“How do we get parents engaged?” is a question many schools face.
Working in an inner-city Bradford school for 11 years, I found the
problem of effectively engaging the parents of my pupils popping up on a near
We’ve tried many different tactics in the past - an open-door policy, allowing parents to see the teachers for 15 minutes before or after school; open mornings, where parents could shadow their children in class and watch lessons being delivered; and core subject meetings or workshops, which provided activities and methods to help support children at home.
We had no problem engaging EYFS and Key Stage 1 parents, but we struggled with Key Stage 2. We would always have the same committed parents turning up but unfortunately the absent parents were often the ones we needed to speak to. We even started having our lovely TAs policing the doors to remind parents of the meetings and as a way of encouraging and welcoming them into the school.
At my school, we found that technology could be the key to engaging parents effectively. Below are my 5 tips for implementing technology for this purpose.
1. Do your research
Staff came up with the idea to send out a questionnaire asking parents what they really needed from school and the best possible way we could engage with them. “Easy things that we can do at home with our children” was the most popular answer.
In the staff room, teachers would be sat discussing how to improve the standard of homework being returned, and how to balance homework with the pupil’s interests in technology and the internet. This was our lightbulb moment.
Our ICT co-ordinator suggested we should make better use of all the available technology to communicate with parents.
2. Make communication easy
Like most schools, the first thing we did was make use of our website and Twitter page. Office staff added useful links such as dates, letters, resources, and pictures from the school day or trips. We also added ‘Topic Webs’ which explained the curriculum areas that we were going to be covering with each year group.
Next, the office staff set up a parent text message and email system where they were free to ask any questions or inform us of any worries. Parent’s found this helpful however it was a bit of a one-way street – we needed to find a way to really get parents actively involved.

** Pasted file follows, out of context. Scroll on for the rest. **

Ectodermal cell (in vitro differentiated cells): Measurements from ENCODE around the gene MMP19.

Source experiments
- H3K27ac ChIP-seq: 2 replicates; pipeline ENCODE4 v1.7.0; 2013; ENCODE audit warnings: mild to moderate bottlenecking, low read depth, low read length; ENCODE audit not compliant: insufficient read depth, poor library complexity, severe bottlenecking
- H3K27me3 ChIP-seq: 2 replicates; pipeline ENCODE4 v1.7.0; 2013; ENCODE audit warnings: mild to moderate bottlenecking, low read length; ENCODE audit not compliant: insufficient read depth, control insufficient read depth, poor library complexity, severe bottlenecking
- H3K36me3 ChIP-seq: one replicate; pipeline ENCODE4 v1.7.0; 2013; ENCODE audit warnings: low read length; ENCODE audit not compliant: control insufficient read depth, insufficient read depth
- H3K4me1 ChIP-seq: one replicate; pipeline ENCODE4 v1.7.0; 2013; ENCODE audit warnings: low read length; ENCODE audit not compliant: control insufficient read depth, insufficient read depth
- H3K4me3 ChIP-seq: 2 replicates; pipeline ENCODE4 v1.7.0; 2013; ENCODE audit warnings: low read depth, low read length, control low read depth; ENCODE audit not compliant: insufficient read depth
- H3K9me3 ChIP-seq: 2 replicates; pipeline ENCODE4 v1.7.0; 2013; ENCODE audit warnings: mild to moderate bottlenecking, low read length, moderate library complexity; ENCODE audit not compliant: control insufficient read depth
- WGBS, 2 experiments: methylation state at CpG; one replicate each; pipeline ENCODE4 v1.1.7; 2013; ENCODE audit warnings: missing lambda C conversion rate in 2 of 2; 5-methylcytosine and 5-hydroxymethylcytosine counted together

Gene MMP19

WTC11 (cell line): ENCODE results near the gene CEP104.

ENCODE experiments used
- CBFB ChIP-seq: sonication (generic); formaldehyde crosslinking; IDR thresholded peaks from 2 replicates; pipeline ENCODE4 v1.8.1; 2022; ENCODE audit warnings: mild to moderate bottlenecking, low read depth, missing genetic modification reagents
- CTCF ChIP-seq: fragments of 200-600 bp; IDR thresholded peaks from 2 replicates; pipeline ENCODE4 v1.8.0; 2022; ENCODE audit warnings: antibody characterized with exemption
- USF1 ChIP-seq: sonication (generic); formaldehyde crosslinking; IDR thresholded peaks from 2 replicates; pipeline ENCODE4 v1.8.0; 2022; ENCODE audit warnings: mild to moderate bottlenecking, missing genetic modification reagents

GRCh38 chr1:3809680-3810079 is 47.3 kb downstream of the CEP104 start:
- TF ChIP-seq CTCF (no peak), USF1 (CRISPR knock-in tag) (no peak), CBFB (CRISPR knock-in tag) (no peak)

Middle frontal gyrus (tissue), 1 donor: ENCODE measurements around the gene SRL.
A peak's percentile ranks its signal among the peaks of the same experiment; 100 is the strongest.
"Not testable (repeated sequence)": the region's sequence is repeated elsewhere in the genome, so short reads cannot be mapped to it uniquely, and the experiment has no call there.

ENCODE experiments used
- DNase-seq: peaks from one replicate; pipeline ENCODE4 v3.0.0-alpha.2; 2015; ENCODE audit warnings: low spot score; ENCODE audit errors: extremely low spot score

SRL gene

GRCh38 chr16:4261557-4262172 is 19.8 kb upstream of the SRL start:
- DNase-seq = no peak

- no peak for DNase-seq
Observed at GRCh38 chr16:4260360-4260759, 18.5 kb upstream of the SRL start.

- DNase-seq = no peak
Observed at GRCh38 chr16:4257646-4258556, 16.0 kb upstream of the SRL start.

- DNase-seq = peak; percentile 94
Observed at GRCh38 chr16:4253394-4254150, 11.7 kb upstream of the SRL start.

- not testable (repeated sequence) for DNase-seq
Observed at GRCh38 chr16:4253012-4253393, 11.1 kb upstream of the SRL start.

3. Find out what your pupils are already doing
Our ICT co-ordinator went back to the some of the comments we’d received about pupils spending hours on the computer each night. We decided to ask the pupils what they were using computers for - the outcome for every year group was, perhaps unsurprisingly: “We’re playing games.”
We decided to find out what educational games they enjoyed playing in school. Once we had established our results, we researched extending our licences so they could be used by the children at home.
"Parents have enjoyed seeing their children get recognition and are proud when they come home with a reward. "
4. Give children what they need
Now every pupil has their own personal password to Education City and Timetables Rock Stars. Key Stage 2 also all have passwords to the reading scheme Lexia.
The result of extending our school licences to home licences has been very positive. Most parents are talking about it in the playground or emailing to say they’re finding it much easier to support their children because of the brief explanation Education City gives before each activity.
5. Reward engagement
As an extra incentive, we present certificates when children complete a level and a ‘most improved’ trophy is given to a member of each class who has used the websites to develop their learning the most each week. Parents have enjoyed seeing their children get recognition and are proud when they come home with a reward!
Using social media and the internet to engage parents has been very beneficial for our schools. We are always having positive feedback about how helpful this is and even some ideas for what we could do next.
Even the previously more difficult to reach parents are now more engaged with their children’s learning.
The initial set up, the overall cost and constant updating of websites can be a challenge, however the pupils achievements definitely outweighs the challenges. Without the technology links, our parents wouldn’t be engaged with their children’s learning.
This article originally appeared on the website of Ambition School Leadership. In March 2019, the Institute for Teaching merged with Ambition School Leadership to form Ambition Institute.